Is specialization always right?

Philip Morgan

The next cohort of The Expertise Incubator begins Jan 13, 2020. If you're curious, let me know.

I've gotten questions from y'all via my post opt-in survey. I'm answering the most difficult ones for you here.

The question: "I have a lot of experience and am good at several disparate things (design/coding/marketing). Is specialisation always the right choice?"

The recommendation: It is not always the right choice. It is sometimes the wrong choice, and sometimes the only choice.

An important sidebar on decision making: It's tempting to measure the quality of decisions based on their outcome. That sets up an anxiety/OCD loop. Don't do it.

Measure the quality of a decision based on:

  • Whether there's alignment between what your vision for the future and your choice in the decision
  • Whether you've done sufficient work to reduce uncertainty in the decision (de-risking)
    • Whether the specific uncertainty reduction work for this decision delivers desirable second-order benefits (useful learning by-products)
  • Whether the chosen action matches your risk profile

If the decision making work above can't get you to the lowered risk burden you need, then go smaller and more iterative in your approach to the decision using the Lean methodology. Make small sequential bets with good feedforward loops between them, or set up and execute a portfolio of bets.

Back to the recommendation: Specialization is the right choice if you need one of the two things below more than you need the emotional ROI of highly varied client work:

  1. Outbound or inbound marketing that actually works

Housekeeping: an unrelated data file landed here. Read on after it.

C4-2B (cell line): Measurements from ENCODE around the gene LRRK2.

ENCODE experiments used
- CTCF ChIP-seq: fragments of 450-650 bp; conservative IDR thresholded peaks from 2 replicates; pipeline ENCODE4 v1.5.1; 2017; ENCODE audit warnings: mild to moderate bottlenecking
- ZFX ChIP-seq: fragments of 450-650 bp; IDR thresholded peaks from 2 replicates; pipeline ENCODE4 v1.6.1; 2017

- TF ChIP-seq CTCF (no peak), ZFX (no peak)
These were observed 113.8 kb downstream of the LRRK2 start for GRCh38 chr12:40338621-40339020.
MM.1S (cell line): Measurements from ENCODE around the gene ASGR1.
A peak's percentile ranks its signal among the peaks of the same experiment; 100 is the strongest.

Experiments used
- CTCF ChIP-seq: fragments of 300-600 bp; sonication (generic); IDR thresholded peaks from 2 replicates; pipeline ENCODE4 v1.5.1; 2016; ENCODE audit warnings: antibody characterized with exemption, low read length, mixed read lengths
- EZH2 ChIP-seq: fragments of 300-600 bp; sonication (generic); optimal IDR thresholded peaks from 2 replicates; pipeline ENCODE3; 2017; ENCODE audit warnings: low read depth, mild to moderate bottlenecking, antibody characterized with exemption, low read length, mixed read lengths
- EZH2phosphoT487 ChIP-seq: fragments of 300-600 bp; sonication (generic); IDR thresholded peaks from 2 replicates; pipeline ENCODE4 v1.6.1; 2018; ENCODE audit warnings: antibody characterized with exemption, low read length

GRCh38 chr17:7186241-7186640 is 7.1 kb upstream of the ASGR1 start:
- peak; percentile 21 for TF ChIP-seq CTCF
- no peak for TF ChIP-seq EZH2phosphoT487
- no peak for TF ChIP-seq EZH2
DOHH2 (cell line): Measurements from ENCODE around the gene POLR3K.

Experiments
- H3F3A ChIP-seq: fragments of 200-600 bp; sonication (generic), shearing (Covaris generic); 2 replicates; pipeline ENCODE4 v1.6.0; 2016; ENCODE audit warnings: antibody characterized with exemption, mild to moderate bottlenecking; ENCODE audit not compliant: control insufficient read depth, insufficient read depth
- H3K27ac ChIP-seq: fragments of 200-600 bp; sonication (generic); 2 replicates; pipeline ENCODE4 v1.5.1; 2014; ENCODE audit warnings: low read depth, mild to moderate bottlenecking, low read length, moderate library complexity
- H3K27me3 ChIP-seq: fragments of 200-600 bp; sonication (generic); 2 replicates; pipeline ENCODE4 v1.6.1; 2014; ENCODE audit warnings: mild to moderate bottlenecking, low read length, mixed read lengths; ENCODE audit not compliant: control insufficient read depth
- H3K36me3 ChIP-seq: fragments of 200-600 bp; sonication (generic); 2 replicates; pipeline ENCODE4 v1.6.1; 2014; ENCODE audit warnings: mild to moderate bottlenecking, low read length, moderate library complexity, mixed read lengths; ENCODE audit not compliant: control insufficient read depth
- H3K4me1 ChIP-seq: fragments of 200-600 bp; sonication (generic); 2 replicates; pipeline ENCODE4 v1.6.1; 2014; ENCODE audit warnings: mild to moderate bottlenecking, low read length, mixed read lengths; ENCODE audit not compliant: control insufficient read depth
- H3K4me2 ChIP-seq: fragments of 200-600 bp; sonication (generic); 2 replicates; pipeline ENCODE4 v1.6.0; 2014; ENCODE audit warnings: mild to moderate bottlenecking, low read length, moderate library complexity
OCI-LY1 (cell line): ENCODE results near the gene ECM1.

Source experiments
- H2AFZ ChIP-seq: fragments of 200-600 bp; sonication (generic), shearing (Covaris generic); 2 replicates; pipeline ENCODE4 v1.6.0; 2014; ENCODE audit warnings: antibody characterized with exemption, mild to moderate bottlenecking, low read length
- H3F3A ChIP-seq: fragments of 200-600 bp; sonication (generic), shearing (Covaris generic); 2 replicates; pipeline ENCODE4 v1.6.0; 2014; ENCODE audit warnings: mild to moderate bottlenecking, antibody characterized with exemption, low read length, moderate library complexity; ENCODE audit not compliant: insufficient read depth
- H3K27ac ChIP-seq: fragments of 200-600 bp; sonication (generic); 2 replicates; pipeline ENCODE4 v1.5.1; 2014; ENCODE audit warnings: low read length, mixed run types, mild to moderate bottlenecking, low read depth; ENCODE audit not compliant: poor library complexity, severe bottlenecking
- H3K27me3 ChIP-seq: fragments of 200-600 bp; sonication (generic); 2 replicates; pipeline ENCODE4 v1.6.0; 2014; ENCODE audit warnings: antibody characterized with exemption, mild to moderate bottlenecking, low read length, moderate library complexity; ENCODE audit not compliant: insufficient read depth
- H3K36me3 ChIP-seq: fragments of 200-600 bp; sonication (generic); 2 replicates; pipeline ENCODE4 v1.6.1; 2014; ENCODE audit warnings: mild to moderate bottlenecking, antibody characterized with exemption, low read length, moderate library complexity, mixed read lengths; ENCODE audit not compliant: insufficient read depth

2. The ability to cultivate rare, valuable expertise

The default condition of marketing is failure. Failure to earn attention, to be remembered, to be understood, and to be acted upon.

Specialization helps you engage in marketing that fails less often.

The default movement in a skills market is towards commoditization. To be more standardized, interchangeable, and cheap.

Specialization helps you resist the trend towards commoditization.

The caveats: Even as a specialist, your workday will be very varied and rewarding. You are, after all, running a business and very likely wearing lots of hats.

If you stopped offering design and marketing to your clients and just focused on coding, you would have become more specialized, but your day-to-day will still involve significant marketing work. ~50% of your time, if you're doing it right.

Take action: Try this free experiment in vertical specialization. Assuming you have a LinkedIn profile, sign up for LinkedIn's Sales Navigator (SN) product. It's free for the first month.

Use SN to search for every first-degree connection that has a management role within the retail industry. Every one of those qualifiers (connection closeness, job role, industry) matches to a SN search field. You have a list of names now.

Every one of the companies these people work for is thinking about how to deal with Amazon. How could your skills be valuable to them? How could you be of service in a free capacity to them in order to connect and earn their trust and have the opportunity to serve them in a paid capacity?

See how we're using this simple experiment to reduce your uncertainty in decision making? :)